Purpose of review: Congenitally corrected transposition of the great arteries is a rare congenital defect with several management options. Disagreement continues on strategies, such as anatomic repair, physiologic repair or observation-only. This review discusses recent data that provide further guidance for clinical decision-making.
Recent findings: New data provide greater insights into practice patterns and outcomes. Recent data from high-volume centers show progressively high rates of systemic right ventricle dysfunction over time with lower rates of systemic left ventricle dysfunction following anatomic repair; there is a statistical trend towards better survival of anatomic repair patients. Data comparing anatomic repair to observation showed that anatomic repair patients had a lower hazard of reaching a composite adverse outcome. These complex operations are predominantly performed at a small subset of congenital heart surgery centers.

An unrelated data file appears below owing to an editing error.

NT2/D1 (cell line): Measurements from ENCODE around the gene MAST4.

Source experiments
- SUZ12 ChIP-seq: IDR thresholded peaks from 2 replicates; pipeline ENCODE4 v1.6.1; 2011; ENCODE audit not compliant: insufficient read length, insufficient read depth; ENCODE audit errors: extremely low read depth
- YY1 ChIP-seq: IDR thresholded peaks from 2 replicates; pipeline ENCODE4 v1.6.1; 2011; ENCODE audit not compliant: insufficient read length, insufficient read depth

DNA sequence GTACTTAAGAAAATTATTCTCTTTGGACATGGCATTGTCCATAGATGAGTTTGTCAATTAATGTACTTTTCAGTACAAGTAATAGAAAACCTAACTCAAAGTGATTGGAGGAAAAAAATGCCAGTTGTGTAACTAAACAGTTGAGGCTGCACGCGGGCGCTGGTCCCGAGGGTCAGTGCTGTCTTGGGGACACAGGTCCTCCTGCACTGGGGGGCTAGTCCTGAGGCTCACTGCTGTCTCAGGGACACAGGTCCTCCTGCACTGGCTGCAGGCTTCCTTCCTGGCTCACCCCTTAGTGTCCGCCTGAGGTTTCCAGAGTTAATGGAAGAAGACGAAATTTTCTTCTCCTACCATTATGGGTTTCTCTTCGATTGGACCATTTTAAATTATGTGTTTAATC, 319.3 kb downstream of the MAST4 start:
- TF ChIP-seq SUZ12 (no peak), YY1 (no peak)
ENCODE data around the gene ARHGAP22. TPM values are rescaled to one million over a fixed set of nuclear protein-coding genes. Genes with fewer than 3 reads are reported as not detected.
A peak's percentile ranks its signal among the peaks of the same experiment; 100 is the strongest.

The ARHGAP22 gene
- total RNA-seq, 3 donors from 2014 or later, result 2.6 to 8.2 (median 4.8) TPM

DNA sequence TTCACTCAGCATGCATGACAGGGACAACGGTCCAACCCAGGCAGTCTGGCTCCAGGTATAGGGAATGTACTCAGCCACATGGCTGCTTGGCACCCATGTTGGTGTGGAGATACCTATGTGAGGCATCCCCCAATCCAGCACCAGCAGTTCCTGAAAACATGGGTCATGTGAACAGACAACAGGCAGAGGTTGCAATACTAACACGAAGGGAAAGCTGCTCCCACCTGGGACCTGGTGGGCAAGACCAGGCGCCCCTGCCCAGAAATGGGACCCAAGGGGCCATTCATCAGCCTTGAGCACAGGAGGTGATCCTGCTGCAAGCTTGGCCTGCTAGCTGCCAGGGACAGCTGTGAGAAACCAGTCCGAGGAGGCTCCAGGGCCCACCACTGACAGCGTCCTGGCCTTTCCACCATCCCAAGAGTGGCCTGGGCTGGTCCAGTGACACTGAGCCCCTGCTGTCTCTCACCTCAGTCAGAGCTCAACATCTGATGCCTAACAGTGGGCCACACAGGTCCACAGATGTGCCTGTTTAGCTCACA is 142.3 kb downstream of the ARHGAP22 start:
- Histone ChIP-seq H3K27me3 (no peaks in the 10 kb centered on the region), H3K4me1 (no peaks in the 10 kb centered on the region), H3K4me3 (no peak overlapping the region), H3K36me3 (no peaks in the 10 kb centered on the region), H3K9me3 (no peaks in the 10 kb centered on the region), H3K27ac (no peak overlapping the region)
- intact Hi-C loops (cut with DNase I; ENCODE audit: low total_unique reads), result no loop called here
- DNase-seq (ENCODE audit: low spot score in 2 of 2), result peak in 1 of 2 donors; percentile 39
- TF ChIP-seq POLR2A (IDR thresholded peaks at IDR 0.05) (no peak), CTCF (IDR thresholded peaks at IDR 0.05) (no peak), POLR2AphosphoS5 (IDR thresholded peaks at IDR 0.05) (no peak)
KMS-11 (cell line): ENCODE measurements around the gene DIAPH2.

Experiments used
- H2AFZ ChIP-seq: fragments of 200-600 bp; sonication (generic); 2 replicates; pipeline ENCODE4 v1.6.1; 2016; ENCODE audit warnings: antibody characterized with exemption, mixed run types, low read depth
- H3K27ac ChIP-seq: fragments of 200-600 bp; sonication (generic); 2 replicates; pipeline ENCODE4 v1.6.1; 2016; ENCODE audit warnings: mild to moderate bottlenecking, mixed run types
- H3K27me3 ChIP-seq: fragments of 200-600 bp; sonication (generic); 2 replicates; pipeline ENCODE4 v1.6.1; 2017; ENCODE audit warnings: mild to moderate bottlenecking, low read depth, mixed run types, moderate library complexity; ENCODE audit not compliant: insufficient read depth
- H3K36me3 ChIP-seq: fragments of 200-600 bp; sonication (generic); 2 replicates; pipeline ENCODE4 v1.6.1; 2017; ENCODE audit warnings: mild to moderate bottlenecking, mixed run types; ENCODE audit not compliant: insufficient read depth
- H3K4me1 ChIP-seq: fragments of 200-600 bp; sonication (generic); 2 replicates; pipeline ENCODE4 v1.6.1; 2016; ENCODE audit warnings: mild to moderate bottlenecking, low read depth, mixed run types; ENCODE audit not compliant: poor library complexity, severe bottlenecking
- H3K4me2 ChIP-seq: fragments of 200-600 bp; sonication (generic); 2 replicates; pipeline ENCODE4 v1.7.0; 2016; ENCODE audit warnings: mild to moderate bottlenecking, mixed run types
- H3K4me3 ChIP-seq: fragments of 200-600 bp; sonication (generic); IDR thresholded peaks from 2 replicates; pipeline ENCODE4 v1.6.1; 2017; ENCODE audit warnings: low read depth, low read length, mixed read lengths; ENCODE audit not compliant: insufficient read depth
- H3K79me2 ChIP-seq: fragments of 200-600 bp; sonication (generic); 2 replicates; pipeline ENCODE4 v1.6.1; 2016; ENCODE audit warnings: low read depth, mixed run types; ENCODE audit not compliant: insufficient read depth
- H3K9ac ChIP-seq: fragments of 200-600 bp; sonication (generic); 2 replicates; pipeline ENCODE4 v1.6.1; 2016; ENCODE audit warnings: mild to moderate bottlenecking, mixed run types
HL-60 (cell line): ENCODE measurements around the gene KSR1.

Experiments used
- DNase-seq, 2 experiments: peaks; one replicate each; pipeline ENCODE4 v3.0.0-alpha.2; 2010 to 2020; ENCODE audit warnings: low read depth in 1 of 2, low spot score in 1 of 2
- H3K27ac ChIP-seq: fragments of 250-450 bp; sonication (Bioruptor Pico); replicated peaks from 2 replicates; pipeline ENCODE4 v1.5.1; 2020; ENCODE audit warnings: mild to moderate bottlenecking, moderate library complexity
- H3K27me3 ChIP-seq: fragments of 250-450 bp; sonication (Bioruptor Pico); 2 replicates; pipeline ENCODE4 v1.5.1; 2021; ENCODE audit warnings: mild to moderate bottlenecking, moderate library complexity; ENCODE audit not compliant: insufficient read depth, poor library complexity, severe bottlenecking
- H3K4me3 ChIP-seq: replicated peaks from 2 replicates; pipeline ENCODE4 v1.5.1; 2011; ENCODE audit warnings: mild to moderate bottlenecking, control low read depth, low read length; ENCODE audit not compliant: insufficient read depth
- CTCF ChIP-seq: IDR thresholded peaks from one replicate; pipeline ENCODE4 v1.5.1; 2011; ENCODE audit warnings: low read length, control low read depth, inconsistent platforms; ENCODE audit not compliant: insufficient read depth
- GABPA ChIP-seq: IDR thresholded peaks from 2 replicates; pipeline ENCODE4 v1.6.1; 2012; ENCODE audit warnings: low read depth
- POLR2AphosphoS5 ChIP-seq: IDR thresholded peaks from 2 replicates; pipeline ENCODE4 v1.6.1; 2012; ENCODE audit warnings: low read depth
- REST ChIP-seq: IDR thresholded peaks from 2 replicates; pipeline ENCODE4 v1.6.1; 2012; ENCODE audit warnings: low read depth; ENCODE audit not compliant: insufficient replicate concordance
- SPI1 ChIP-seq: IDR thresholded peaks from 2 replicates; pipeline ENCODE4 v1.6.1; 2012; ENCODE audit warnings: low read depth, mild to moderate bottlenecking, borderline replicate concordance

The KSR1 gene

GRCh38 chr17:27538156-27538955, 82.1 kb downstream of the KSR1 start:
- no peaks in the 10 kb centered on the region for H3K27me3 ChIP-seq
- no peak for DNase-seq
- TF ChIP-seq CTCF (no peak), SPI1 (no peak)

Summary: Anatomic repair compared with physiologic repair may have better outcomes, although there are relatively high rates of morbidity for both approaches. In the patient without associated lesions, nonsurgical management can have excellent outcomes but is complicated by right ventricular failure over time. Multicenter research will help determine risk factors for bad outcomes; management at high volume, experienced centers will probably be beneficial for this complex patient population.
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